3814753884_143defa957_oThe Geneva Conventions were a series of four international conferences designed to establish guidelines on how civilian and military prisoners of war must be treated. Each convention produced an individual treaty that was intended to put an end the inhumane treatment of prisoners and establish punishments for those who breach the agreements. They reflect the principles of the International Humanitarian Law and the ideals of respect for human dignity.

The first convention focused on soldiers who are wounded on the battlefield. It discussed the need to allow combatants who had been injured to receive first aid, and created protections for members on the International Red Cross.

The second dealt with similar issues for people who are hurt and shipwrecked at sea. Both conferences shared two primary purposes: military personnel who are either sick, wounded or shipwrecked are not able to take part in the war and must be cared for and protected, and anyone carrying the Red Cross flag was to be considered neutral and allowed to administer medical aid without fear of attack.

Convention number three dwelt on the subject of prisoners of war. A list of what is acceptable includes provision of adequate food, clothing, shelter and medical care. The list of unacceptable treatment for captured soldiers stipulates that prisoners cannot be forced to give any information other than their name, rank or serial and service numbers. They must receive a receipt for any valuables taken and cannot be held in close confinement or forced to do military or other dangerous work.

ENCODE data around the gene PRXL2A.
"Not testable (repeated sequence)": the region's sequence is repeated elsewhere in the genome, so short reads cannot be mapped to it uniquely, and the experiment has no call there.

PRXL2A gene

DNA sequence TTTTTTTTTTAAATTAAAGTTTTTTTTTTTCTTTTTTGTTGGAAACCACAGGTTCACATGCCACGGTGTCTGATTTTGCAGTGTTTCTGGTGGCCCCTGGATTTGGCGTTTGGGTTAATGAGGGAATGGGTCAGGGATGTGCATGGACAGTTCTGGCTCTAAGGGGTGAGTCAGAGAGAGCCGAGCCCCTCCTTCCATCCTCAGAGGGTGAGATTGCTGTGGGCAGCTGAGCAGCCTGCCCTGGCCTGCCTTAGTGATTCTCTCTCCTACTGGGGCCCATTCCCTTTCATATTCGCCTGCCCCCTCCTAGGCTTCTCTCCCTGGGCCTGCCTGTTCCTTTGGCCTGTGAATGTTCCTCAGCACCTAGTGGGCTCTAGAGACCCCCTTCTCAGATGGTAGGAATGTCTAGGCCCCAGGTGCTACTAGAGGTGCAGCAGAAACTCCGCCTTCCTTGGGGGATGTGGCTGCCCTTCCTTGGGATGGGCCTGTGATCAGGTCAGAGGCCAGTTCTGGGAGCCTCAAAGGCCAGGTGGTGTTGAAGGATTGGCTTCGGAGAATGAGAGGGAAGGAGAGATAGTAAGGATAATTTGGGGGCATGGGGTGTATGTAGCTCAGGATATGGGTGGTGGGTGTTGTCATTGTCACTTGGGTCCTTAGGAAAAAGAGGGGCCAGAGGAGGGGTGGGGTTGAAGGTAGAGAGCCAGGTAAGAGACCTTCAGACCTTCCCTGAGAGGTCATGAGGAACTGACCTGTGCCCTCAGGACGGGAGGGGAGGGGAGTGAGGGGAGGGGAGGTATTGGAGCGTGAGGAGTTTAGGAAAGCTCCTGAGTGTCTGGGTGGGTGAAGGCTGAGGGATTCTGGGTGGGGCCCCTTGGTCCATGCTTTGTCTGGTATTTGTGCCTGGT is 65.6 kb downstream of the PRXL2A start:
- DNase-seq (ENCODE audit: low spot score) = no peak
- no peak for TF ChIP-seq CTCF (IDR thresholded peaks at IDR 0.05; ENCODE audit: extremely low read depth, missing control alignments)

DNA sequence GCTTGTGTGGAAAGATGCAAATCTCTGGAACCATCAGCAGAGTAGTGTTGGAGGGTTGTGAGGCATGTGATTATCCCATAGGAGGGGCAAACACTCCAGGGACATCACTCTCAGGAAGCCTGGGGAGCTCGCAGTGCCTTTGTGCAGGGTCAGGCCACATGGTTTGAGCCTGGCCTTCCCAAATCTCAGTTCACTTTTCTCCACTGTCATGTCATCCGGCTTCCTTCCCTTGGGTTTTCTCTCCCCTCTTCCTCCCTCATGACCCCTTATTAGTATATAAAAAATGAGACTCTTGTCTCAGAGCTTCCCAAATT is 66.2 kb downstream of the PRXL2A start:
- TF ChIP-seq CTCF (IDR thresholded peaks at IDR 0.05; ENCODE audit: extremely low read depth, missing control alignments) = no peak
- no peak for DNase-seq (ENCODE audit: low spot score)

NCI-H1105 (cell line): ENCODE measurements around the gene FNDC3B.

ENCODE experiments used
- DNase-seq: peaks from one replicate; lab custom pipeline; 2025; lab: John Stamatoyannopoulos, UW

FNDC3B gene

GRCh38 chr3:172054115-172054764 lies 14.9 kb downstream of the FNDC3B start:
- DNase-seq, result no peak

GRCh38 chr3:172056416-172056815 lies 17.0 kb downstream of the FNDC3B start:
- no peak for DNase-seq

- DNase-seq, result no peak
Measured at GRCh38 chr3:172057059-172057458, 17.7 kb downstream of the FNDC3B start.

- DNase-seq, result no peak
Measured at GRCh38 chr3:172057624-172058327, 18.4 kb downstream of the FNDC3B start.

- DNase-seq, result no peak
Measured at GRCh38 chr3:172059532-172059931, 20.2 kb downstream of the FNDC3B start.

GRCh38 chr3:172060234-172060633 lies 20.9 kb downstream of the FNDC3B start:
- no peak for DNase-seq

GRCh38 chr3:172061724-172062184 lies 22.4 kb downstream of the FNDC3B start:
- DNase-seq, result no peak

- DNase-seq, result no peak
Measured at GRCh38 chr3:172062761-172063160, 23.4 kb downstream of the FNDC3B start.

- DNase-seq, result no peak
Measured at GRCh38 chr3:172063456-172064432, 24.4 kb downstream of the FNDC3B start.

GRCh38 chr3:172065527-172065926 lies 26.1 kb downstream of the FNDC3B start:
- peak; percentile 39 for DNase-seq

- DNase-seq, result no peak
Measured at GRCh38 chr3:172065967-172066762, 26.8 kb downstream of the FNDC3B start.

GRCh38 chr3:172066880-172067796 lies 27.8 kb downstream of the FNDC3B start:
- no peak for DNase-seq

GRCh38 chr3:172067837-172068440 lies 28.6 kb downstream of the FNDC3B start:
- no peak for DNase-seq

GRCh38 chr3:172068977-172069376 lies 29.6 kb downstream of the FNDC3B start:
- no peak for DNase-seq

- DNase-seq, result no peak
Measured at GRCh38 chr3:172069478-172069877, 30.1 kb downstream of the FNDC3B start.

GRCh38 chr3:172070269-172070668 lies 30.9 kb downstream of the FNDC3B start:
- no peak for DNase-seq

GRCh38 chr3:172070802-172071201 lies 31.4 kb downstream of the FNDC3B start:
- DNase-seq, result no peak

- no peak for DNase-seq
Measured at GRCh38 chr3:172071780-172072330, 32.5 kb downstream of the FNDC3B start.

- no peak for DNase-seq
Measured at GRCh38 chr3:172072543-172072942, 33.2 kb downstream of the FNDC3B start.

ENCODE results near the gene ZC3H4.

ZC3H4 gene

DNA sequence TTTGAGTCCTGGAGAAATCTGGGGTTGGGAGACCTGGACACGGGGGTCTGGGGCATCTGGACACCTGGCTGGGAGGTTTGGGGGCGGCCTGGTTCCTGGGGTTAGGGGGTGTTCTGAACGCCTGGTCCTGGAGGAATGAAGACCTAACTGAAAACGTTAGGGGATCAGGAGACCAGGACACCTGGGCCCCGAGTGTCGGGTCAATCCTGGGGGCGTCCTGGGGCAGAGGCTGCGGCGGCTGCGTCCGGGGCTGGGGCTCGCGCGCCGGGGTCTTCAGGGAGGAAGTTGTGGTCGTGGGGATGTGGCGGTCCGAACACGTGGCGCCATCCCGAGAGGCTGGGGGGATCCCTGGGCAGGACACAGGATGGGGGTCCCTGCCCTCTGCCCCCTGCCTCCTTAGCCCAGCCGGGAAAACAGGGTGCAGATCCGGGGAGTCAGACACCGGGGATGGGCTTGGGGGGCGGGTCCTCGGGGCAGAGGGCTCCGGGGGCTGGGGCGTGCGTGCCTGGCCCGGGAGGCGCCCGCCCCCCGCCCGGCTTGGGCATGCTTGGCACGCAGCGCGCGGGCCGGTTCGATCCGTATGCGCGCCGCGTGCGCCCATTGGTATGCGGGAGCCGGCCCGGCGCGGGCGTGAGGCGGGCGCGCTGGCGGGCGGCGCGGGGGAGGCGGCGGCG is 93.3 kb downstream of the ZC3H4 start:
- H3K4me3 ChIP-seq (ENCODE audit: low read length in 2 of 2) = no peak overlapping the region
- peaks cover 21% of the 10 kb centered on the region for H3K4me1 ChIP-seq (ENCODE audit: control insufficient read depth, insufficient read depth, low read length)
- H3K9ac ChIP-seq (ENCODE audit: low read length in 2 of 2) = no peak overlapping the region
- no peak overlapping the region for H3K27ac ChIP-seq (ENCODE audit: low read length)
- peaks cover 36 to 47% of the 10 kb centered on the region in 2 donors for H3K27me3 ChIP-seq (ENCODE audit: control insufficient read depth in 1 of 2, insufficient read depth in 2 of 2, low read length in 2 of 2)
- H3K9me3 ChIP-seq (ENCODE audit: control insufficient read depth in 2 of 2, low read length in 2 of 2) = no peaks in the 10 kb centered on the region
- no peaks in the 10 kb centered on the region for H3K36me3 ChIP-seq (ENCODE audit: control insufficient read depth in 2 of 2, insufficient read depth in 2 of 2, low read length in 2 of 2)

The final convention targeted civilians under enemy control. Protocols were established to improve the conditions that non-military individuals must endure when incarcerated during a modern military conflict. Civilians must be treated humanely and respectfully, and allowed to practice their preferred religion. They must never be subjected to a violent situation or used as a human shield if their captors are under attack.

The conventions adopted the emblems of the Red Cross and Red Crescent and asked the governments of every nation to recognize them as a protected and neutral source of medical assistance to aid any and all who are injured during a time of war.


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